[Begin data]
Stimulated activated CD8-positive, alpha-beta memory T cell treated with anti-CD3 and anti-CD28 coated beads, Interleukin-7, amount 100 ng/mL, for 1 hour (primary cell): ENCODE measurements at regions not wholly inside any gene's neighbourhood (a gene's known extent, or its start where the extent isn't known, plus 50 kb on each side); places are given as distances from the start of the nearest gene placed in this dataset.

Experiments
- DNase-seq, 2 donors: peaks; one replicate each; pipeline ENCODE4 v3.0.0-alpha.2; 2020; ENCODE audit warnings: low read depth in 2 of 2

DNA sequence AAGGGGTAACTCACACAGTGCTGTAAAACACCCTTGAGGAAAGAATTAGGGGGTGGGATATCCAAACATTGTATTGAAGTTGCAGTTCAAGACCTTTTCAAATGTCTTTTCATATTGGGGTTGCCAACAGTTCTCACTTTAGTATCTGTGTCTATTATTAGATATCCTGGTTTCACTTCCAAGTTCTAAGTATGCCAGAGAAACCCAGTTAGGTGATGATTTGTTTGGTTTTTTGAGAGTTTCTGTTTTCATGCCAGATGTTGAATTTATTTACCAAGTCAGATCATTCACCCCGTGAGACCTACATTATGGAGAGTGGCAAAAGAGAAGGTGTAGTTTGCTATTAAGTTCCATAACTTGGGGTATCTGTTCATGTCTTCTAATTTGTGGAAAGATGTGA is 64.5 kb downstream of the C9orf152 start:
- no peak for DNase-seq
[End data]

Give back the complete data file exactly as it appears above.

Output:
Stimulated activated CD8-positive, alpha-beta memory T cell treated with anti-CD3 and anti-CD28 coated beads, Interleukin-7, amount 100 ng/mL, for 1 hour (primary cell): ENCODE measurements at regions not wholly inside any gene's neighbourhood (a gene's known extent, or its start where the extent isn't known, plus 50 kb on each side); places are given as distances from the start of the nearest gene placed in this dataset.

Experiments
- DNase-seq, 2 donors: peaks; one replicate each; pipeline ENCODE4 v3.0.0-alpha.2; 2020; ENCODE audit warnings: low read depth in 2 of 2

DNA sequence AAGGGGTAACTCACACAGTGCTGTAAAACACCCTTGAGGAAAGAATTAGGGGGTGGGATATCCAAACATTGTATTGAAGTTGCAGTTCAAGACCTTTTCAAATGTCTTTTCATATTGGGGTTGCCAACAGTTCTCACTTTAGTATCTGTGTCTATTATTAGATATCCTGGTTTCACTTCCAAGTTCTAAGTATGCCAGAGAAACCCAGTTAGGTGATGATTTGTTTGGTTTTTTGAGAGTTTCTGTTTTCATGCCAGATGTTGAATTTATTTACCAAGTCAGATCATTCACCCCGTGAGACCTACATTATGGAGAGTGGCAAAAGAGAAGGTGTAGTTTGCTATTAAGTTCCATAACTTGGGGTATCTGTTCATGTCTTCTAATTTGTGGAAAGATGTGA is 64.5 kb downstream of the C9orf152 start:
- no peak for DNase-seq